Security has recently been the least of foreign investor’s worries. Currency stability and devaluation are significant concerns, and ease of doing business (in terms of Pakistan’s taxation policies, repatriation of dividends, and provincial and federal laws) is also very important to investors. 

Finally, economic stability is more important to foreign investors than political stability, due to the fact that countries all across the globe are facing political instability. 

Climate change is a global issue, and Pakistan—let alone South Asia—cannot prevail alone.

There is no such thing as regional cooperation to combat climate change. It is global in nature, and actions taken by just Pakistan and the region will not stop climate change. Climate change requires globally centered solutions. It is necessary to work together, knowing and understanding that we will surpass 1.5 degrees, and not half emissions by 2025.

Working together on climate change could lay a framework for other areas of cooperation moving forward. With private sector investment, it is important to readjust investor expectations and understand that they will not make the same return on investment by investing in adaptation.

The narrative around global climate change needs to be written around water and heat—not just carbon.

Water and heat are less abstract, but we can see the impact they are having, i.e., it is killing people. Disaster from water and heat such as floods, heat waves, droughts, and so on, are impacting the poorest citizens the most. When the narrative is around tangible things such as water and heat, the solutions lie at the local level through adaptations and nature-based solutions. As such, money needs to be invested in communities.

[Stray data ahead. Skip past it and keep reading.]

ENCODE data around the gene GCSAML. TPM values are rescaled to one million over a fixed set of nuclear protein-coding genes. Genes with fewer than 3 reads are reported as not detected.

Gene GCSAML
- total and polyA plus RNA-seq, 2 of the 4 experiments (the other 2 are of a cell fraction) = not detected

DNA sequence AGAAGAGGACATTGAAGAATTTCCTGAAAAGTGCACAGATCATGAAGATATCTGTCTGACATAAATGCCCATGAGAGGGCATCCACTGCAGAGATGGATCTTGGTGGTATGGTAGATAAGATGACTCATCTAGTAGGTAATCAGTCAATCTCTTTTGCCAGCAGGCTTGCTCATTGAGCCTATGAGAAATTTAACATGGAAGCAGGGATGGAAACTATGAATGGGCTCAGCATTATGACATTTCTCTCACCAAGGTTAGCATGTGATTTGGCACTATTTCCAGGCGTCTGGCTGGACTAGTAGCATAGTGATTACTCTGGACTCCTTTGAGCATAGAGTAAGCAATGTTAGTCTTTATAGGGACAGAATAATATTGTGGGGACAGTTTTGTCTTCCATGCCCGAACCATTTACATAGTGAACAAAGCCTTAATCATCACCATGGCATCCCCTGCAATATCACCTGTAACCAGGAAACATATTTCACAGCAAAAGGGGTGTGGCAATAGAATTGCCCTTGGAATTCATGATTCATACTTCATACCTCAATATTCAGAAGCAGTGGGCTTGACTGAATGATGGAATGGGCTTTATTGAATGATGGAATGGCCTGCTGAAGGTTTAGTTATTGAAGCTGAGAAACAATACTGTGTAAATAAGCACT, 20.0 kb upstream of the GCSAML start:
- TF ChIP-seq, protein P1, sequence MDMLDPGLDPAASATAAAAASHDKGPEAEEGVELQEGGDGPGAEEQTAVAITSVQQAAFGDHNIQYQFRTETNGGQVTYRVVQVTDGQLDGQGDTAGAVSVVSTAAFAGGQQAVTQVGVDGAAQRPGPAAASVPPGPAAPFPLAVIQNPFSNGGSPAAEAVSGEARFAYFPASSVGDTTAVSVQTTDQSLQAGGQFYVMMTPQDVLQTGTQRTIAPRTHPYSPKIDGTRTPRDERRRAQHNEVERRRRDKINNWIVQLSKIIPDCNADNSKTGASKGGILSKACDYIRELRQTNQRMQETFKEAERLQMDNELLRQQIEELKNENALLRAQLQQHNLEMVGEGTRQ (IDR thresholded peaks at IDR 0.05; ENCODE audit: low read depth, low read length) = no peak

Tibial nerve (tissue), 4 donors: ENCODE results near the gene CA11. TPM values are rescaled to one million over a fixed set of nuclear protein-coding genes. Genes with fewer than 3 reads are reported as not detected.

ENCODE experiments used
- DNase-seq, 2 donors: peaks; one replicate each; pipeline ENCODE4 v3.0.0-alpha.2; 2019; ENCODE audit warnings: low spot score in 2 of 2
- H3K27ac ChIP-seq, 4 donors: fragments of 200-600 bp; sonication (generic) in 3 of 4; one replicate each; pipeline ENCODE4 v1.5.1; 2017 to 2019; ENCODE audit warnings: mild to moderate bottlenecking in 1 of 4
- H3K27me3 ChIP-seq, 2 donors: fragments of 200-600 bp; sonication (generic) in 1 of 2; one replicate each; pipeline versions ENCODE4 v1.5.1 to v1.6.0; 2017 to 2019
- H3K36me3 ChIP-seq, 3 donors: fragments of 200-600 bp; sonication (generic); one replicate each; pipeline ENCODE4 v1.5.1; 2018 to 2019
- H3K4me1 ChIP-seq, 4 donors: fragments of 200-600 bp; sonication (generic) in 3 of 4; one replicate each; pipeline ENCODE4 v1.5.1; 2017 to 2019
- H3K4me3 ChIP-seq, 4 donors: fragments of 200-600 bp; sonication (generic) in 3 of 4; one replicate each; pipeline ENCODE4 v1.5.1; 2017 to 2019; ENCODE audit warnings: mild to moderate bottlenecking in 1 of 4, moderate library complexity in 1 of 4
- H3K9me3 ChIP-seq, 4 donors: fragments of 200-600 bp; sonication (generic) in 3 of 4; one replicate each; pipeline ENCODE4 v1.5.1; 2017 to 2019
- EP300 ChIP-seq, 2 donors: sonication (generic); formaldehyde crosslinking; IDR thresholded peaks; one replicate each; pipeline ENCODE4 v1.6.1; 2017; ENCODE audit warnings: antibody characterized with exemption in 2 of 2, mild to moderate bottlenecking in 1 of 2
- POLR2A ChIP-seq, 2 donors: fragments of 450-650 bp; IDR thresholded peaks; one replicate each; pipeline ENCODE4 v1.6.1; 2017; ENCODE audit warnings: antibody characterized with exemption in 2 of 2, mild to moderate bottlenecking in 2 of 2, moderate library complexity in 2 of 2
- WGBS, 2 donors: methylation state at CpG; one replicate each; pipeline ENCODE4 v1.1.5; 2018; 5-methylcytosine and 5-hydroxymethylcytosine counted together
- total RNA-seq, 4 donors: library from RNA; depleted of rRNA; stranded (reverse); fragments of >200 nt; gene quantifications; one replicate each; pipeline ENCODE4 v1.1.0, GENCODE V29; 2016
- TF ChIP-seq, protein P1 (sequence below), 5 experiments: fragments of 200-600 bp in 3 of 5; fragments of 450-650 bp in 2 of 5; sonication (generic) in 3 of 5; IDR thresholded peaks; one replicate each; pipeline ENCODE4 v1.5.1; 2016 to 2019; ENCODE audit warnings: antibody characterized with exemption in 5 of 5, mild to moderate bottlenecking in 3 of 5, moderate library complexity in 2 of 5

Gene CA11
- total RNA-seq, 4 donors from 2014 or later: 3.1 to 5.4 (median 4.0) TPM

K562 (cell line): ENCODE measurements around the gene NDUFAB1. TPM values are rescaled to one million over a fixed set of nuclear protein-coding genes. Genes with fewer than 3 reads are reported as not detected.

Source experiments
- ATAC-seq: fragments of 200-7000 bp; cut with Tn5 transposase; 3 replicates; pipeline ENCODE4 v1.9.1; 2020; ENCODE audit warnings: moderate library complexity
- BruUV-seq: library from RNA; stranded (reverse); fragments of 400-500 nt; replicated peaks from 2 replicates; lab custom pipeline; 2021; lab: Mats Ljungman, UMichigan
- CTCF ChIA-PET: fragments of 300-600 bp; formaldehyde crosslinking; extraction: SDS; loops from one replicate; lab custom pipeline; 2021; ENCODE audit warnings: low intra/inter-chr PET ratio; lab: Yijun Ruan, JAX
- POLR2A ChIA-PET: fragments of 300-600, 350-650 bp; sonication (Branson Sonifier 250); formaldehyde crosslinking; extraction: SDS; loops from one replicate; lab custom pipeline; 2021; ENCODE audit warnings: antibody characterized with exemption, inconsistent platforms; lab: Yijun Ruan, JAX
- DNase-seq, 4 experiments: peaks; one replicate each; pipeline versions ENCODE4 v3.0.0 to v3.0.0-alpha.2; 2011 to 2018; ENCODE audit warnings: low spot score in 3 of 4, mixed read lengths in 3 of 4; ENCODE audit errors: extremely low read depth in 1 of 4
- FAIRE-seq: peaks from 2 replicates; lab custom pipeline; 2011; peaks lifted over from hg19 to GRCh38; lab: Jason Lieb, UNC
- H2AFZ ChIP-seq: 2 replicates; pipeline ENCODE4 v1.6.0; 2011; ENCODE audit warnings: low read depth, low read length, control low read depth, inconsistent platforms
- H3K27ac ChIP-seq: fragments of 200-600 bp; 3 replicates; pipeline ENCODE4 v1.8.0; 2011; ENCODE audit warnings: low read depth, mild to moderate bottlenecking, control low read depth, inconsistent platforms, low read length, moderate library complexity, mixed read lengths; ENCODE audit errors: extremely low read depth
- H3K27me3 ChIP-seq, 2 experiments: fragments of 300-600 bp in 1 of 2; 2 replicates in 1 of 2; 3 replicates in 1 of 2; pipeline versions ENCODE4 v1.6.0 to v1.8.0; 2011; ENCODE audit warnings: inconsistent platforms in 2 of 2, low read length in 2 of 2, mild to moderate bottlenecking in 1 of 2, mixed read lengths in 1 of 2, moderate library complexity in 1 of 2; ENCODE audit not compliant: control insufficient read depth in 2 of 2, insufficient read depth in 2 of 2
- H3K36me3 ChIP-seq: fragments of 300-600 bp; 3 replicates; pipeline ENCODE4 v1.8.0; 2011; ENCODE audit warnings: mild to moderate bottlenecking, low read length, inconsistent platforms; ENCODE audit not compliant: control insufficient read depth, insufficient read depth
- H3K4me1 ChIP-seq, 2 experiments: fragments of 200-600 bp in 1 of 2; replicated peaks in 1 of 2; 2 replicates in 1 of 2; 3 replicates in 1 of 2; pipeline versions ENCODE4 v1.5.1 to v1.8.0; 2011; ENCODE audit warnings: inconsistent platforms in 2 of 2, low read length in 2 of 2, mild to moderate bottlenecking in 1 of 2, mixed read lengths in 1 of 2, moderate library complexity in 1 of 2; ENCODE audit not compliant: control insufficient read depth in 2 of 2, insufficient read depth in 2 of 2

To be better prepared for this crisis, Pakistan needs to improve its local government systems, as local communities are not only at the forefront of the climate catastrophe but they are also best equipped to make the investments necessary to be better prepared to deal with this threat.

The South Asia Center (SAC) is the hub for the Atlantic Council’s analysis of the political, social, geographical, and cultural diversity of the region. ​

At the intersection of South Asia and its geopolitics, SAC cultivates dialogue to shape policy and forge ties between the region and the global community.

Related Experts: Frederick Kempe, Shuja Nawaz, Irfan Nooruddin, Uzair Younus, Rabia Akhtar, Sofyan Yusufi, Safiya Ghori-Ahmad, and Shamila N. Chaudhary